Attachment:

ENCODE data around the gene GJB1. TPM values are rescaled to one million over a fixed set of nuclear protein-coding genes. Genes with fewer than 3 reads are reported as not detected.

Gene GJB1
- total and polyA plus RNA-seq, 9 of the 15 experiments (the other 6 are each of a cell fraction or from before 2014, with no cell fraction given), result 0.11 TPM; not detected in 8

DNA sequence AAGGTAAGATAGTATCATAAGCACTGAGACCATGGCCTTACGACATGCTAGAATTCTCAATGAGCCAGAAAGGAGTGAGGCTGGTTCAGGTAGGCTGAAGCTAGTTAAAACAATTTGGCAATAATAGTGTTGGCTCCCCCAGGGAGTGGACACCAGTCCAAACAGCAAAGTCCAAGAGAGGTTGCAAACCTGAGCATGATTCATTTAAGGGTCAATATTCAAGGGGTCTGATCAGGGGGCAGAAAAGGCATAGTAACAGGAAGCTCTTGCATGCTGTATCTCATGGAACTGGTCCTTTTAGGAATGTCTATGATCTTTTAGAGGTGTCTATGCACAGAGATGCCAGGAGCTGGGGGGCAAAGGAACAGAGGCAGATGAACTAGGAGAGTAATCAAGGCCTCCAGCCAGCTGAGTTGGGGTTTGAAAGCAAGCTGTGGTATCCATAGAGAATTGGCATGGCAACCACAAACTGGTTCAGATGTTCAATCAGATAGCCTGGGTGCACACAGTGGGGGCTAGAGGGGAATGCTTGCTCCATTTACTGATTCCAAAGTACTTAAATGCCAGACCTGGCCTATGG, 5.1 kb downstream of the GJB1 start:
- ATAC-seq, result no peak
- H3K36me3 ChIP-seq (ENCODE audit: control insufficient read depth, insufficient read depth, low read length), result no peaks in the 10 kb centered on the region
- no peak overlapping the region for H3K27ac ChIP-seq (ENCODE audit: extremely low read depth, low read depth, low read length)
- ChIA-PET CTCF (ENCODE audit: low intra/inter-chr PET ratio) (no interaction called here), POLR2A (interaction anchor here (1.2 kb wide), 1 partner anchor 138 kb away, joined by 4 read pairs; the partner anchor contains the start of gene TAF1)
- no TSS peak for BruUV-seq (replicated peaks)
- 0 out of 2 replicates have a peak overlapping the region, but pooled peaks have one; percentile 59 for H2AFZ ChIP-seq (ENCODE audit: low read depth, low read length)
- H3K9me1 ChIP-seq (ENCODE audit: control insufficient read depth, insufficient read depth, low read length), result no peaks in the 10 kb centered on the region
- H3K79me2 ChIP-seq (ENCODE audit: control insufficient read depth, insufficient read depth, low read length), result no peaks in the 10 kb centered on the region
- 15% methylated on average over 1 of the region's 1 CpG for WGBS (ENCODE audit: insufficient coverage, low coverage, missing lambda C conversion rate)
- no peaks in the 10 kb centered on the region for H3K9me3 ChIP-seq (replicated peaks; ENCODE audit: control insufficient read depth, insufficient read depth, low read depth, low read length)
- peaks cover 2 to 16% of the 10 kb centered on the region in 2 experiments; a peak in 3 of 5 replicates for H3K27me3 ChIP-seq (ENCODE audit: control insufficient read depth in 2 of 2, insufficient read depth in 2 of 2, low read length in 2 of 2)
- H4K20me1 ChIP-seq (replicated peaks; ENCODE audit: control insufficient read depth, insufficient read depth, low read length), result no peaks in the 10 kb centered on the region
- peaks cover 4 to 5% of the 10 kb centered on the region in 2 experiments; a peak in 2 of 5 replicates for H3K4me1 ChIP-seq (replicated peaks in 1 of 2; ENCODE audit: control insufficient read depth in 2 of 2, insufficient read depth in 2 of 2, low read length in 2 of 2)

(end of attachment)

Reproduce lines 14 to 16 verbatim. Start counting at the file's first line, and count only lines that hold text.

- no peaks in the 10 kb centered on the region for H3K9me3 ChIP-seq (replicated peaks; ENCODE audit: control insufficient read depth, insufficient read depth, low read depth, low read length)
- peaks cover 2 to 16% of the 10 kb centered on the region in 2 experiments; a peak in 3 of 5 replicates for H3K27me3 ChIP-seq (ENCODE audit: control insufficient read depth in 2 of 2, insufficient read depth in 2 of 2, low read length in 2 of 2)
- H4K20me1 ChIP-seq (replicated peaks; ENCODE audit: control insufficient read depth, insufficient read depth, low read length), result no peaks in the 10 kb centered on the region